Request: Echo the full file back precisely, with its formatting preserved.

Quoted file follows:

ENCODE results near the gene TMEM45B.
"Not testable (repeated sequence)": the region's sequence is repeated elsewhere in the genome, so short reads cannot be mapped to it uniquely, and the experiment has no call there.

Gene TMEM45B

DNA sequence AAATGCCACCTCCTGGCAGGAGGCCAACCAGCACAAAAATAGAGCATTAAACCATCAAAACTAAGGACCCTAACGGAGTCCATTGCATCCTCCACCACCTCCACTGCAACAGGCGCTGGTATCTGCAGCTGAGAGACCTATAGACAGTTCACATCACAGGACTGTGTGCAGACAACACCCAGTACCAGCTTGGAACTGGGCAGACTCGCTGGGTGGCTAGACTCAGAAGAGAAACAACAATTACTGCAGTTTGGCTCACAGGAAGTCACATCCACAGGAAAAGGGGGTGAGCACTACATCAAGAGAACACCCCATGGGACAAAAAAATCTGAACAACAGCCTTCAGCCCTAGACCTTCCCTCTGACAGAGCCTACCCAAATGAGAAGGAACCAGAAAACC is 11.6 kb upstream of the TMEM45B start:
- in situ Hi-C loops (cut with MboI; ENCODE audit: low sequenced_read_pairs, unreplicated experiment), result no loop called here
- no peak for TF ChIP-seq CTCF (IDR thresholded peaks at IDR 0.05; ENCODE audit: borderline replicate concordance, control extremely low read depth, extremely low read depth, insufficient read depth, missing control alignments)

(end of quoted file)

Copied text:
ENCODE results near the gene TMEM45B.
"Not testable (repeated sequence)": the region's sequence is repeated elsewhere in the genome, so short reads cannot be mapped to it uniquely, and the experiment has no call there.

Gene TMEM45B

DNA sequence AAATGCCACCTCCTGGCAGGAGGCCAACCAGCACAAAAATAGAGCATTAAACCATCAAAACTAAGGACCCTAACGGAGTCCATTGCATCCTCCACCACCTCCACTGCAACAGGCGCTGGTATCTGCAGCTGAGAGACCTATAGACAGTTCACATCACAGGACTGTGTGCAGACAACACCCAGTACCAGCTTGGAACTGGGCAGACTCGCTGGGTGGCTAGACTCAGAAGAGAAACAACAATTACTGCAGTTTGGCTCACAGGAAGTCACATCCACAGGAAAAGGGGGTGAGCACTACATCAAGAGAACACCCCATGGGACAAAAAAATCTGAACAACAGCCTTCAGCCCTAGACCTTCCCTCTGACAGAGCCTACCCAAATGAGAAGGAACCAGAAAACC is 11.6 kb upstream of the TMEM45B start:
- in situ Hi-C loops (cut with MboI; ENCODE audit: low sequenced_read_pairs, unreplicated experiment), result no loop called here
- no peak for TF ChIP-seq CTCF (IDR thresholded peaks at IDR 0.05; ENCODE audit: borderline replicate concordance, control extremely low read depth, extremely low read depth, insufficient read depth, missing control alignments)